Should You Repair Credit History if the Report Expires?

A consumer should repair credit report history when their score is low or it affects their ability to acquire. The question whether an item should be repaired when it is no longer reported depends on the type of credit item it is and how it may affect other credit opportunities for you. When an item expires this means that it is no longer present on a consumer credit report. Often this is the end of the negative item but it may in fact still affect your score and should be addressed.

Typical Consumer Credit Reporting Period

Under the Fair Credit Reporting Act (FCRA) most items typically come off a consumer credit reporting after 7 years. This is 7 years after it was first reported to a credit bureau and not from the last activity date. These items may also stay on a report for the full 7 years, even if it was discharged or paid off.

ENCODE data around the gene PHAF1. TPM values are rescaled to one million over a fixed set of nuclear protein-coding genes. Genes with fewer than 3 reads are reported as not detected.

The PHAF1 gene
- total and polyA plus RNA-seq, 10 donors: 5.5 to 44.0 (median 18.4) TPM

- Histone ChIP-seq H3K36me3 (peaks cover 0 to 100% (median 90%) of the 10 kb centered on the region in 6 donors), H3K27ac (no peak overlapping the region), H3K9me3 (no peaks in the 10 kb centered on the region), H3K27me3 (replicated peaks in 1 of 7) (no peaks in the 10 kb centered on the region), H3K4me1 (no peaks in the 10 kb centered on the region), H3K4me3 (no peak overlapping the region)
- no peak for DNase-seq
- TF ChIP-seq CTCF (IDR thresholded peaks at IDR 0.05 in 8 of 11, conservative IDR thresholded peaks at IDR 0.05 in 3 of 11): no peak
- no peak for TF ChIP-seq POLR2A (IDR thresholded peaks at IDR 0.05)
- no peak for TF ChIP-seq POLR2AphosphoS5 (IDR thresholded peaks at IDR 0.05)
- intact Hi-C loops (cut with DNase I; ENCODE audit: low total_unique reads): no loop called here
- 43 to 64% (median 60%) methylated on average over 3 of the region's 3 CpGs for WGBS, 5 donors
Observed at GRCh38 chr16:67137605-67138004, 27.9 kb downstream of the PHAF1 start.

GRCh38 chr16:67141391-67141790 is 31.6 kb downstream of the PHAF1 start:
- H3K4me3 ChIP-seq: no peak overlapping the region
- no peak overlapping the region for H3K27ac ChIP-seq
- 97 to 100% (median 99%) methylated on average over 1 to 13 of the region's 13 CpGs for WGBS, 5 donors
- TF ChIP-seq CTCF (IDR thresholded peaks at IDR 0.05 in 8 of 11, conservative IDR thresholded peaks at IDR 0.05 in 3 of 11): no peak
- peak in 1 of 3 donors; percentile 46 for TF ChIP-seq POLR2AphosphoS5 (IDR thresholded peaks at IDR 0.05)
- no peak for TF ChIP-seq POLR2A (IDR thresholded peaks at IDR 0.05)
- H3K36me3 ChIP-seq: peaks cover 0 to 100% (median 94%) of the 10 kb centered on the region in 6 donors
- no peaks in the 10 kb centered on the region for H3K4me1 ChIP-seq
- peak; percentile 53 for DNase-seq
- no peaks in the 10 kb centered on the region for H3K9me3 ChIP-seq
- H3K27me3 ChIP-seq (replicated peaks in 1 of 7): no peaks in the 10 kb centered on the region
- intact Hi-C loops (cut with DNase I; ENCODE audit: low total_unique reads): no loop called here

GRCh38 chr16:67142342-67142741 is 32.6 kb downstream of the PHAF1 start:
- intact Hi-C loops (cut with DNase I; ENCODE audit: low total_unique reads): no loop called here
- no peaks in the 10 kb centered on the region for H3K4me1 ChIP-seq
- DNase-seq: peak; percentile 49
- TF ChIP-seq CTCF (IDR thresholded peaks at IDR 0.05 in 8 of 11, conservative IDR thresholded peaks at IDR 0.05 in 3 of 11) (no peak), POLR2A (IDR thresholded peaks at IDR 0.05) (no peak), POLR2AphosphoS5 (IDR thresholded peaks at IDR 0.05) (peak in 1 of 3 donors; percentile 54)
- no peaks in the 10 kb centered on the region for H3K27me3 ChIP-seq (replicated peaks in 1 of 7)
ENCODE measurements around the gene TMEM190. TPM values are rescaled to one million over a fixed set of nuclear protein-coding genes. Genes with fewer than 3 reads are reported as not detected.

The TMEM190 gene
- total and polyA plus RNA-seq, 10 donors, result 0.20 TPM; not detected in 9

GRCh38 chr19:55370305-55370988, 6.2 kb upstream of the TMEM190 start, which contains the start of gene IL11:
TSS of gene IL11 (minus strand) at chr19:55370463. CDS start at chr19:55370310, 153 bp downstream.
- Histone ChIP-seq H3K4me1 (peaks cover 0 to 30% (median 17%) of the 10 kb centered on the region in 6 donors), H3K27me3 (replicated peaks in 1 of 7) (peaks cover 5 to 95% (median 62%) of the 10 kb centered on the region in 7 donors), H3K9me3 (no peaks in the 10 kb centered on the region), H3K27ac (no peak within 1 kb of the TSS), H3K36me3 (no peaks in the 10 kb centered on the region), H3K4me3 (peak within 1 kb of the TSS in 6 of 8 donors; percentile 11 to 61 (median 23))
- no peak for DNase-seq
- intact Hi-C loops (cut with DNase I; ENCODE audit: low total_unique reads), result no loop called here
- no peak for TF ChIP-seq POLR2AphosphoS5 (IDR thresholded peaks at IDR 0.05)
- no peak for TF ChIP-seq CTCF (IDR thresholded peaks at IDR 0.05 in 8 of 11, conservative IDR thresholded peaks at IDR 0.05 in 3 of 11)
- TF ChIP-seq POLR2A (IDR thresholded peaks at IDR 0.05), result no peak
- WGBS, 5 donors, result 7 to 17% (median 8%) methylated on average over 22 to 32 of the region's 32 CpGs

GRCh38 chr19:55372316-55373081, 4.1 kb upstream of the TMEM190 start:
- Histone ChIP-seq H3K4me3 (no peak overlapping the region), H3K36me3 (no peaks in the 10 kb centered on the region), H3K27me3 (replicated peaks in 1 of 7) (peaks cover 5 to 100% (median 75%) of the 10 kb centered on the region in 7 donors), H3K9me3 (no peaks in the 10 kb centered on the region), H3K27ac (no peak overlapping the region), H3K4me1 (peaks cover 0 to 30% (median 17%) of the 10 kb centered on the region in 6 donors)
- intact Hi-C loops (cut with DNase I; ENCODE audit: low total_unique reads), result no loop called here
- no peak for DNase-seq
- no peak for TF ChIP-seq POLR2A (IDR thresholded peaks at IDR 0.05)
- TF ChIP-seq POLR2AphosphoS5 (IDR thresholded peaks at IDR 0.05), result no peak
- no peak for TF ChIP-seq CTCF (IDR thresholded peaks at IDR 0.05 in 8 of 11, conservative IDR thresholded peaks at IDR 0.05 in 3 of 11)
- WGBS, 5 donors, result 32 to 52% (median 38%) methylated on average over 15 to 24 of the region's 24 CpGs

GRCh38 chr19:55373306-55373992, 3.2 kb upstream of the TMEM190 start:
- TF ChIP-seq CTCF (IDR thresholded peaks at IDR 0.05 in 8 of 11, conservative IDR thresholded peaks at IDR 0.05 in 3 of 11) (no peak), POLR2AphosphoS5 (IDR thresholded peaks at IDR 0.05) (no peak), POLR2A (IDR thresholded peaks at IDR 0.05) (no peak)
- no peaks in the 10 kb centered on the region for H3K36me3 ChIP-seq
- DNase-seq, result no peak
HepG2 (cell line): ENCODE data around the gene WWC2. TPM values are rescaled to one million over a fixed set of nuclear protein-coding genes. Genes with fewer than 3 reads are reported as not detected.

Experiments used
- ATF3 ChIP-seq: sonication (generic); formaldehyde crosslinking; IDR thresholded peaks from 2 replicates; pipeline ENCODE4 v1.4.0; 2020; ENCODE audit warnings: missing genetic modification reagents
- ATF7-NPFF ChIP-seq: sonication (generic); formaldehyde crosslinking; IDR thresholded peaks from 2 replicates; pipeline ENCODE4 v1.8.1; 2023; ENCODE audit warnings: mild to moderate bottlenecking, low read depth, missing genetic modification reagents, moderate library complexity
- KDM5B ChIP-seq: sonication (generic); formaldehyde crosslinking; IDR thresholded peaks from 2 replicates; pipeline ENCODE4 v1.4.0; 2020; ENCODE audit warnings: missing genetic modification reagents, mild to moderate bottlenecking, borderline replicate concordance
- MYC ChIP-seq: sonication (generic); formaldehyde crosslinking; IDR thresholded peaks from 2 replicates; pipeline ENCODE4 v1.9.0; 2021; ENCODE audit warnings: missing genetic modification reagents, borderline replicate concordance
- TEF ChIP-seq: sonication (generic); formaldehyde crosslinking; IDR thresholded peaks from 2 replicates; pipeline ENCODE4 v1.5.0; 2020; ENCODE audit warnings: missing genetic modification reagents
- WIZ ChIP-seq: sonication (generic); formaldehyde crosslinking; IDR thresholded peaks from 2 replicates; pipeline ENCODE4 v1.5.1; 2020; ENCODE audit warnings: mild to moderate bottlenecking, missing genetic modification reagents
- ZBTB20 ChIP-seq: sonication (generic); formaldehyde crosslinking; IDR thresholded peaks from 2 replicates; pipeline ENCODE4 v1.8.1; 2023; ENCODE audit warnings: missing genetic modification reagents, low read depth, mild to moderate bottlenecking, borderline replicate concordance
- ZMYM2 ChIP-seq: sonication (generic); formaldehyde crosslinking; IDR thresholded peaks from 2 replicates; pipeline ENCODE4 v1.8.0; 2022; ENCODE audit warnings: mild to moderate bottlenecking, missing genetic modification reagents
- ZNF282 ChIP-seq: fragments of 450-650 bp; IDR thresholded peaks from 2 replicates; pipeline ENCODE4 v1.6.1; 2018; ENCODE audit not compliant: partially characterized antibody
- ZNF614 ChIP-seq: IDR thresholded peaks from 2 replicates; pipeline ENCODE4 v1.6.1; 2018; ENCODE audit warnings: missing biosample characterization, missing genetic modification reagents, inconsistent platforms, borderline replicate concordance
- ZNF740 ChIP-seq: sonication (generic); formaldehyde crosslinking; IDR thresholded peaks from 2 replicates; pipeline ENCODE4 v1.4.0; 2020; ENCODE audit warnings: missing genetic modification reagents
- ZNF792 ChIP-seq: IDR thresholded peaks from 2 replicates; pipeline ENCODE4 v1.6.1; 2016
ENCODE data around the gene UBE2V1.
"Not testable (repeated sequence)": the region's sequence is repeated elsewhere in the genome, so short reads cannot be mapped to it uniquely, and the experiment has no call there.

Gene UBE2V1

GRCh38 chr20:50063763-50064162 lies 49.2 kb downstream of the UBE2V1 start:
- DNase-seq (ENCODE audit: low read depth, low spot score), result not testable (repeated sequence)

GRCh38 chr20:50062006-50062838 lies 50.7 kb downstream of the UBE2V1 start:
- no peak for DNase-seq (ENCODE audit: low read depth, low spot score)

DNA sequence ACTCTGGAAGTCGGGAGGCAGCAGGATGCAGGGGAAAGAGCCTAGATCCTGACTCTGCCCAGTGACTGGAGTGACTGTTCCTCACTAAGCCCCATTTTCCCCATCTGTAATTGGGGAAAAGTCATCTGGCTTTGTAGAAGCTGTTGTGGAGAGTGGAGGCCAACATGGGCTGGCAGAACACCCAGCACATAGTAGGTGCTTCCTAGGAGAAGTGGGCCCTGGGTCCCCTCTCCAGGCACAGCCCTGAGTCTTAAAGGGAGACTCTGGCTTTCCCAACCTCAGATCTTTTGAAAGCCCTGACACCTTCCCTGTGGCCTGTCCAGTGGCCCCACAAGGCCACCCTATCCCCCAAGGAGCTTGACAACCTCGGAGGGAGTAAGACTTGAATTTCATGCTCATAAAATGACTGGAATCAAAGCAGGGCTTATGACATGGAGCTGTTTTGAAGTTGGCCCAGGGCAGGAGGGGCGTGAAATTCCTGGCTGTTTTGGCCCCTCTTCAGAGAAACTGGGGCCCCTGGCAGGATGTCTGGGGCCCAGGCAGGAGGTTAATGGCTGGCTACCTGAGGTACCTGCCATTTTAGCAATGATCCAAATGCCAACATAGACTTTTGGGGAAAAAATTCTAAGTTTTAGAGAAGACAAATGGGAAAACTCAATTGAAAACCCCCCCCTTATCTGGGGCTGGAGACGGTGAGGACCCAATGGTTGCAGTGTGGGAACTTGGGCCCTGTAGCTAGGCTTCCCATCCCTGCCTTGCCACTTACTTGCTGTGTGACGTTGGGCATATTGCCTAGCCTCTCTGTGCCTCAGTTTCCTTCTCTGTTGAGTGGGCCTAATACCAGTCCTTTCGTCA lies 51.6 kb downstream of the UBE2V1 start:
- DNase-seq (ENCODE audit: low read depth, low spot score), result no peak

Understanding Reported Items

Other items such as bankruptcies stay around for a period of 10 years or longer depending on the state statutes governing credit reporting. Because items may persist for a period of time longer than when it was addressed it is a good idea to at least look at a consumer credit report periodically in order to determine if an item is on your report longer than it should be.